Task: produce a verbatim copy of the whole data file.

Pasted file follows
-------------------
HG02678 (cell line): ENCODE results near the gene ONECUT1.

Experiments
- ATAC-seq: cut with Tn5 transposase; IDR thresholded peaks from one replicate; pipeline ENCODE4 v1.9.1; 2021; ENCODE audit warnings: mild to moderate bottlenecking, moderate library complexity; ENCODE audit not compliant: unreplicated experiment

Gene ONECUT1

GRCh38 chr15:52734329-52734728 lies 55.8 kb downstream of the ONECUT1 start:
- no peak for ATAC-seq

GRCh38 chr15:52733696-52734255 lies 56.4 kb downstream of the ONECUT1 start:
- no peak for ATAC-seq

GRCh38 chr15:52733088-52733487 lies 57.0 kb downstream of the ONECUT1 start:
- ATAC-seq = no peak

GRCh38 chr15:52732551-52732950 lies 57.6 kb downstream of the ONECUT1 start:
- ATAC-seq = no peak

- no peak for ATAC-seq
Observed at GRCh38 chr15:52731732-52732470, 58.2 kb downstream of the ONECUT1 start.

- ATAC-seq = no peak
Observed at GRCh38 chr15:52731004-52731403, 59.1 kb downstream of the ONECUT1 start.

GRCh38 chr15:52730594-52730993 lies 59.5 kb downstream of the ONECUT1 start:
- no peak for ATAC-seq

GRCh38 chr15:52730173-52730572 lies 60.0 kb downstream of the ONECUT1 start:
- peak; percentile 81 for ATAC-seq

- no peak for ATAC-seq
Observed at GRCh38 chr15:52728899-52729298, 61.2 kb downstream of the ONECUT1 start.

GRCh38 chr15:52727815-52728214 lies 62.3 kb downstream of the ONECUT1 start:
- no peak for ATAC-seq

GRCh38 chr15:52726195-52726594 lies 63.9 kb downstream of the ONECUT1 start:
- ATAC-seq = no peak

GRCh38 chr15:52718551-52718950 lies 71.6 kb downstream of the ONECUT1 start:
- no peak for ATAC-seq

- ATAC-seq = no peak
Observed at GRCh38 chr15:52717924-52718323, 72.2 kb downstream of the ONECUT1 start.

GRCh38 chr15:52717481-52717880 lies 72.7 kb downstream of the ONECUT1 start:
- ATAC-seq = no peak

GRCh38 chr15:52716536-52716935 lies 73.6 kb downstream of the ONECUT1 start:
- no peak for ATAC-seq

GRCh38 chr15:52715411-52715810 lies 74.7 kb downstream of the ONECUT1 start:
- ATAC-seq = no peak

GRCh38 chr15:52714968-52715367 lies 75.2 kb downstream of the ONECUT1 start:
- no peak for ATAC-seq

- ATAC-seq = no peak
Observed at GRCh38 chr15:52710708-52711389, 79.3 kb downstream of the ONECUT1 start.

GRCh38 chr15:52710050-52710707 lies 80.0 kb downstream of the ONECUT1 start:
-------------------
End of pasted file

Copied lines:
HG02678 (cell line): ENCODE results near the gene ONECUT1.

Experiments
- ATAC-seq: cut with Tn5 transposase; IDR thresholded peaks from one replicate; pipeline ENCODE4 v1.9.1; 2021; ENCODE audit warnings: mild to moderate bottlenecking, moderate library complexity; ENCODE audit not compliant: unreplicated experiment

Gene ONECUT1

GRCh38 chr15:52734329-52734728 lies 55.8 kb downstream of the ONECUT1 start:
- no peak for ATAC-seq

GRCh38 chr15:52733696-52734255 lies 56.4 kb downstream of the ONECUT1 start:
- no peak for ATAC-seq

GRCh38 chr15:52733088-52733487 lies 57.0 kb downstream of the ONECUT1 start:
- ATAC-seq = no peak

GRCh38 chr15:52732551-52732950 lies 57.6 kb downstream of the ONECUT1 start:
- ATAC-seq = no peak

- no peak for ATAC-seq
Observed at GRCh38 chr15:52731732-52732470, 58.2 kb downstream of the ONECUT1 start.

- ATAC-seq = no peak
Observed at GRCh38 chr15:52731004-52731403, 59.1 kb downstream of the ONECUT1 start.

GRCh38 chr15:52730594-52730993 lies 59.5 kb downstream of the ONECUT1 start:
- no peak for ATAC-seq

GRCh38 chr15:52730173-52730572 lies 60.0 kb downstream of the ONECUT1 start:
- peak; percentile 81 for ATAC-seq

- no peak for ATAC-seq
Observed at GRCh38 chr15:52728899-52729298, 61.2 kb downstream of the ONECUT1 start.

GRCh38 chr15:52727815-52728214 lies 62.3 kb downstream of the ONECUT1 start:
- no peak for ATAC-seq

GRCh38 chr15:52726195-52726594 lies 63.9 kb downstream of the ONECUT1 start:
- ATAC-seq = no peak

GRCh38 chr15:52718551-52718950 lies 71.6 kb downstream of the ONECUT1 start:
- no peak for ATAC-seq

- ATAC-seq = no peak
Observed at GRCh38 chr15:52717924-52718323, 72.2 kb downstream of the ONECUT1 start.

GRCh38 chr15:52717481-52717880 lies 72.7 kb downstream of the ONECUT1 start:
- ATAC-seq = no peak

GRCh38 chr15:52716536-52716935 lies 73.6 kb downstream of the ONECUT1 start:
- no peak for ATAC-seq

GRCh38 chr15:52715411-52715810 lies 74.7 kb downstream of the ONECUT1 start:
- ATAC-seq = no peak

GRCh38 chr15:52714968-52715367 lies 75.2 kb downstream of the ONECUT1 start:
- no peak for ATAC-seq

- ATAC-seq = no peak
Observed at GRCh38 chr15:52710708-52711389, 79.3 kb downstream of the ONECUT1 start.

GRCh38 chr15:52710050-52710707 lies 80.0 kb downstream of the ONECUT1 start: